Using a Facebook Pixel, you have the power to create a variety of custom audiences, essentially taking users on a journey to learn more about your business. This allows you to also get to know your audience better and learn what offers work for them and which ones don’t. Imagine being able to know your clients that well before they even buy from you.

Facebook offers a variety of ad types, as seen in the diagram below (taken from Facebook Ads Manager):


In each type of ad, audiences are targeted in a different way. In all cases, Facebook’s powerful algorithm determines which users should be delivered the ad based on the objective you select. For example, in Brand Awareness, Facebook will match your ad to the users that are most likely to be interested in your business based on their past activity.

If you choose Reach, your ad will be fed to as many people as possible to maximize your reach.

Cost Effective Marketing Strategy

Facebook advertising is still very affordable, and is a very cost efficient manner to reach your audience. For businesses just starting out, setting aside a monthly Facebook ad budget is a valuable marketing investment and offers great ROI along with a sales strategy.

Video Ad Case Study

As an example, some of you may know I am a painter as well as a marketer. I recently ran a video ad using a $1 a day ad spend for my custom commissioned art. I targeted a specific audience of interior designers and new home builders (for show home art). 

My results over a one-month period are shown below:


With a total amount spent of nearly $37 (for the whole month) I earned nearly 800 views. Since this was an awareness ad, I didn’t expect any direct sales from this ad.

My next step is to build a custom audience of all the people who have watched this video. I will then deliver an ad to that audience that could A) contain a special offer to solicit direct sales, or B) if I feel I want to warm up this audience even more before asking for a sale, I will offer a free eBook download on how to choose art for your home. If I choose B, I expect to obtain fresh leads from the download.

From these leads I generate, I can now build yet another custom audience on both Facebook as well as an email drip campaign to obtain sales inquiries.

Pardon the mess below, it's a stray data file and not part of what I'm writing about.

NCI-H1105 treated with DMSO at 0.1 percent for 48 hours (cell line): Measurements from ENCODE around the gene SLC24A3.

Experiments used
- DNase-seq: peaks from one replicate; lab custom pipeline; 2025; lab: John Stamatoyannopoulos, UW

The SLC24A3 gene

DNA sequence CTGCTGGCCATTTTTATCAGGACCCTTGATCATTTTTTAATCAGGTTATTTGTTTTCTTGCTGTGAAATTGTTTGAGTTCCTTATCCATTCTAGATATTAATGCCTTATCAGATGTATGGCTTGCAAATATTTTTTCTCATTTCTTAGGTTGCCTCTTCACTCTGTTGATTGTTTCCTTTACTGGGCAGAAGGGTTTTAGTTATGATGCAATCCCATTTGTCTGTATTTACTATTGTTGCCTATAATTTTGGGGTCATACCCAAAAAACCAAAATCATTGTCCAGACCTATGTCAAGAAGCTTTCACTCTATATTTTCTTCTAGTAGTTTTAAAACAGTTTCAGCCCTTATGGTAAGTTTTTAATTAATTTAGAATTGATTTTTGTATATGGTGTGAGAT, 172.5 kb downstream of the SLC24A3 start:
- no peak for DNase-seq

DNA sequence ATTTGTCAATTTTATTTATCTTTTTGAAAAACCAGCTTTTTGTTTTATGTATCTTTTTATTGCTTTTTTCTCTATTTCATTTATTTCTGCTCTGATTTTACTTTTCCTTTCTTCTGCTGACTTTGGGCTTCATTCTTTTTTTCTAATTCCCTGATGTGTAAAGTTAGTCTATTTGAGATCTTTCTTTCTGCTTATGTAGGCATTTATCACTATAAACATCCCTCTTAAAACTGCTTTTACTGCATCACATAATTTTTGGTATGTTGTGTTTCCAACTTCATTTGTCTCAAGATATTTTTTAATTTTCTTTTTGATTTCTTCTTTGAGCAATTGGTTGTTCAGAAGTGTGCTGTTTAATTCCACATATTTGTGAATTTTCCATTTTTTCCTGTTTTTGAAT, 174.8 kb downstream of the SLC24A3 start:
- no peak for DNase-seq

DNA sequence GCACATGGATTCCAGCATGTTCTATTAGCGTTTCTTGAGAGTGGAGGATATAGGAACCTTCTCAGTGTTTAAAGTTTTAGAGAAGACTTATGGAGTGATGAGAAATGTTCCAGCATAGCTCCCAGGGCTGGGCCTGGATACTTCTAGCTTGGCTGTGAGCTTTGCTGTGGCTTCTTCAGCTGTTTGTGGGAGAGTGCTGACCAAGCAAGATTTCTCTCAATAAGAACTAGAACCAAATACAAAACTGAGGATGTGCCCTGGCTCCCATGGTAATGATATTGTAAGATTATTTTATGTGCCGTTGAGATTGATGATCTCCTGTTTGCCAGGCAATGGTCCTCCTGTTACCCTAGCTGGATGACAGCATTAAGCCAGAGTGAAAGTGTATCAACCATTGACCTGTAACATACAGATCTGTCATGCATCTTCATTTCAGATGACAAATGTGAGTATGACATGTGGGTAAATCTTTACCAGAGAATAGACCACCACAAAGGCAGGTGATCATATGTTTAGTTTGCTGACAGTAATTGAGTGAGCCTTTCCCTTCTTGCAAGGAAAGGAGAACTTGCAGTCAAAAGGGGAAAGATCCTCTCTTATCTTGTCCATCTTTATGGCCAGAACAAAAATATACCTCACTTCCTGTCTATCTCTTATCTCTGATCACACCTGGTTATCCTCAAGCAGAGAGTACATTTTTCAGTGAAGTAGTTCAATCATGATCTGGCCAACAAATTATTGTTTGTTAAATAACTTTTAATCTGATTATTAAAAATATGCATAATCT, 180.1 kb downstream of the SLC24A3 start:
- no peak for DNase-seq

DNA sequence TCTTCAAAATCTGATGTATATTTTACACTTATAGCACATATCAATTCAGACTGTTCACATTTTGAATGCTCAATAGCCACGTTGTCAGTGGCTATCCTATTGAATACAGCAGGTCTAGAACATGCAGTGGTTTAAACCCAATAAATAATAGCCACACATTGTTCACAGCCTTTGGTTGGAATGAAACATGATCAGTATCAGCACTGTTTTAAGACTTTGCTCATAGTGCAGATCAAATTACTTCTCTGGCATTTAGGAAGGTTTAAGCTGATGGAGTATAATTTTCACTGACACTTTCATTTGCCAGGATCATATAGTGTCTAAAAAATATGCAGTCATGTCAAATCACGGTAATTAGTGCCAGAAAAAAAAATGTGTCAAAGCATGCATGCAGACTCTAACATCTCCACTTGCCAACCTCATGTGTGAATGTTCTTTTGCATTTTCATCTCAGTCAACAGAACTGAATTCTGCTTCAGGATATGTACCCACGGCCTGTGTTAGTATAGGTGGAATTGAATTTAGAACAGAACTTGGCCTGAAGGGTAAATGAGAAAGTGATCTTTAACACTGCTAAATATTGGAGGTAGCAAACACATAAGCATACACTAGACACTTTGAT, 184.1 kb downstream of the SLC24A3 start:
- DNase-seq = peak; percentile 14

As you can see, the idea is to warm people to your business, ultimately building a relationship in which they will invest in your product or service, and/or refer your business to others. This manner of advertising is both cost effective and a great addition to any existing marketing strategy your business may have in place.


I’m happy to answer any questions about Facebook advertising at no charge. Give me a shout today!


Why Good Graphic Design Is Important to Your Business

With so many tools available on the web today, it is easy to accept the idea that graphic design can be done by anyone. It is also understandable that not all businesses have the budget to hire a graphic designer, and in many cases take it upon themselves to craft their designs in-house. That being said, not hiring a professional designer for your work is like buying a Ferrari and putting just any old tires on it. In the end, it simply will not function as you expect. Good graphic design is imperative to your business’ success.

The art of graphic design is exactly that–an art. It involves psychology, a strong understanding of user experience, and creativity among many other factors. Good graphic design is more than just putting information on a page, it will drive action. Below are a few reasons why hiring a professional designer will create a better relationship between you and your audience.

Getting the Message Across

Have you ever seen a cluttered poster or advertisement that contained just way too much information? This is the equivalent of listening to multiple songs at the same time. There just isn’t any point because you won’t be able to decipher any of it.

Each design piece should offer a single message to its viewers to ensure the message is unmistakably clear. In addition to this, the use of proper hierarchy in organizing elements on the page leads the viewer to exactly the pieces of information that are most important. When information is organized and displayed in a clean, efficient manner, the viewer also knows exactly what is expected of him/her in order to take action.

In this cluttered website example, one has absolutely no idea where to even begin. And if you’ll notice, it takes quite a lot of effort to find out what this website is even about.

Good Design Creates Trust

If a business is truly conscious of its brand, it will expect every aspect of its exposure in the public will fall in line with that brand. Imagine if McDonald’s one day decided to start using Microsoft Word and Publisher to design all of its marketing and its billboards and television ads suddenly looked different. Would you eat there, or would you wonder if they were on a downward spiral? You may no longer trust their existing reputation as the largest fast food chain in the world.

Although this is an extreme example, the principle is the same for any business. Consumers expect their experience with a business to be consistent across all channels, from social media to website to in-person. If any of those elements are visually disconnected, it creates an element of mistrust.